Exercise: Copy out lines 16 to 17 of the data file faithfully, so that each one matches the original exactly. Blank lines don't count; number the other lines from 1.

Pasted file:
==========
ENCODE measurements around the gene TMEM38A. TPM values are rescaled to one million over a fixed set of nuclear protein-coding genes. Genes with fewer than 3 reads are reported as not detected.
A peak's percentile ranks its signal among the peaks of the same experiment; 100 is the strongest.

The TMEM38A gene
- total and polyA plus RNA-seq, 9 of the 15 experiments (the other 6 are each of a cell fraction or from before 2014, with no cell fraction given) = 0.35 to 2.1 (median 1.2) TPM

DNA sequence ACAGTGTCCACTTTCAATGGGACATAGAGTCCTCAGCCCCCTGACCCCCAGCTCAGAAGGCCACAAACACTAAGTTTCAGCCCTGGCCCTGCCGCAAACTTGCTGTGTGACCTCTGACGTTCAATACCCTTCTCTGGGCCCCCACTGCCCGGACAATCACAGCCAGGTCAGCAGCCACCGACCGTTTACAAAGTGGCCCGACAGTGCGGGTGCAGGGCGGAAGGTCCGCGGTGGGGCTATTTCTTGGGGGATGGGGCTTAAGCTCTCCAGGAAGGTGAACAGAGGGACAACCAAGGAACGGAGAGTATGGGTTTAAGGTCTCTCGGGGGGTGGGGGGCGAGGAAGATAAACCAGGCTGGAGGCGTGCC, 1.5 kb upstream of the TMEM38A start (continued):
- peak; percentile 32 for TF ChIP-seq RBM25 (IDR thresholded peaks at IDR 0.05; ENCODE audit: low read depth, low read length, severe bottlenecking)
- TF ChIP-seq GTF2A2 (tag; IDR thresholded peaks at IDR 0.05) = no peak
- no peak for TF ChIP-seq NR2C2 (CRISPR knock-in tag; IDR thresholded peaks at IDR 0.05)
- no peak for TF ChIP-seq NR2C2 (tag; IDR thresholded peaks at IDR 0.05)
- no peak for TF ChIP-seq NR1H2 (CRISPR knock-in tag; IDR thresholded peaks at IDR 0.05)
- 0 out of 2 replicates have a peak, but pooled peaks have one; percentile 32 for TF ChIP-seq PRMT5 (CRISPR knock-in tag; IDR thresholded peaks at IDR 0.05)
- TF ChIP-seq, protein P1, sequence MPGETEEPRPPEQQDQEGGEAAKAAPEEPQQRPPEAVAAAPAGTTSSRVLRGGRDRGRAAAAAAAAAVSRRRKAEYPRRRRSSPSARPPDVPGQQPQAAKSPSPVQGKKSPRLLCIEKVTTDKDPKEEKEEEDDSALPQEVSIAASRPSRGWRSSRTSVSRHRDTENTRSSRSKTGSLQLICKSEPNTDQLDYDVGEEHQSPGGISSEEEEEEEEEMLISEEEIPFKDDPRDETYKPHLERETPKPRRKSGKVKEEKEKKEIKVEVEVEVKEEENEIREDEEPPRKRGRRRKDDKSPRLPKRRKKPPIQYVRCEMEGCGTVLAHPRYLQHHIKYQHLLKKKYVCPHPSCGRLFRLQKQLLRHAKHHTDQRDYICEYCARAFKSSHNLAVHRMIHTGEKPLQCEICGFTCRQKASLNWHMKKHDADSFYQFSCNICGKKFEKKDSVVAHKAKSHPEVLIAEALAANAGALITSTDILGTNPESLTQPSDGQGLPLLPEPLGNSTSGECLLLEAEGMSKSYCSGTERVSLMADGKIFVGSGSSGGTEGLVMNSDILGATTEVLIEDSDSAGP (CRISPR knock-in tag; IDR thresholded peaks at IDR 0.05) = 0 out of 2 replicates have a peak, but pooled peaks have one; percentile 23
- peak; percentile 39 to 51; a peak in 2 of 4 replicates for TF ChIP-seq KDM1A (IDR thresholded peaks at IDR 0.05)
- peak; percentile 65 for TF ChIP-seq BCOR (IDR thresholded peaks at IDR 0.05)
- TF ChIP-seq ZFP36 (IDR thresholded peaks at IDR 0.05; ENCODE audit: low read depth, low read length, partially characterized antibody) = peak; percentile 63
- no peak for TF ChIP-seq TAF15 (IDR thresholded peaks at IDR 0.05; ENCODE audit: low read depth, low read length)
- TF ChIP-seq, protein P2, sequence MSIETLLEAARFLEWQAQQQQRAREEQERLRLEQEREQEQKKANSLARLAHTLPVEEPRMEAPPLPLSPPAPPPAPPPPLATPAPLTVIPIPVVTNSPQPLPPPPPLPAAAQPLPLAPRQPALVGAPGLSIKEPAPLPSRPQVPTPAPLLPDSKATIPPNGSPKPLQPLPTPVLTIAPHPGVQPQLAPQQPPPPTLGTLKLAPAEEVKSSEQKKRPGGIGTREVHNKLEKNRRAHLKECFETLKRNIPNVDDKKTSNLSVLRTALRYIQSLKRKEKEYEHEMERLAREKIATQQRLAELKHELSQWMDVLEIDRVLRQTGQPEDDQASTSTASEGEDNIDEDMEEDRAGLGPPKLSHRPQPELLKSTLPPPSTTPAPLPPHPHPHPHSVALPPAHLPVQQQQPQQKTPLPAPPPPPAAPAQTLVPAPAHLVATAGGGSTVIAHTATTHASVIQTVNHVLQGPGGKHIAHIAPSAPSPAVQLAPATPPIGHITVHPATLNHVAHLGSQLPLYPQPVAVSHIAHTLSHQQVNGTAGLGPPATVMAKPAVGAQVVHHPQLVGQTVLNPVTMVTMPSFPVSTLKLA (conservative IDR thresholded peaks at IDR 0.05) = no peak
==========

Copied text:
- no peak for TF ChIP-seq TAF15 (IDR thresholded peaks at IDR 0.05; ENCODE audit: low read depth, low read length)
- TF ChIP-seq, protein P2, sequence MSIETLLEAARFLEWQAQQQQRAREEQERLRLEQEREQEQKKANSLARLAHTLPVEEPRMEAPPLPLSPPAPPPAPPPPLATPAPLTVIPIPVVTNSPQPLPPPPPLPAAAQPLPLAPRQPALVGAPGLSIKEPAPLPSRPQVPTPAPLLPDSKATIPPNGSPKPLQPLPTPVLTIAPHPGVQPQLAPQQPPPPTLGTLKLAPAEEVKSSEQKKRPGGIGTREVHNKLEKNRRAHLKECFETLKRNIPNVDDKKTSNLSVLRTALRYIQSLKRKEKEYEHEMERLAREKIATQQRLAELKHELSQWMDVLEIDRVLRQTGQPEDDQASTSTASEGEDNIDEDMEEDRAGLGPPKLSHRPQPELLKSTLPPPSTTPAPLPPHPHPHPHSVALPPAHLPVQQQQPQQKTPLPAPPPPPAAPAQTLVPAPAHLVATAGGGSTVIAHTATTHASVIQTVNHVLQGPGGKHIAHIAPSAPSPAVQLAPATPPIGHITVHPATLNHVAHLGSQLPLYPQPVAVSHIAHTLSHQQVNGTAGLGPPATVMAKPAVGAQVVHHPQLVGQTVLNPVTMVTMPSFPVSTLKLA (conservative IDR thresholded peaks at IDR 0.05) = no peak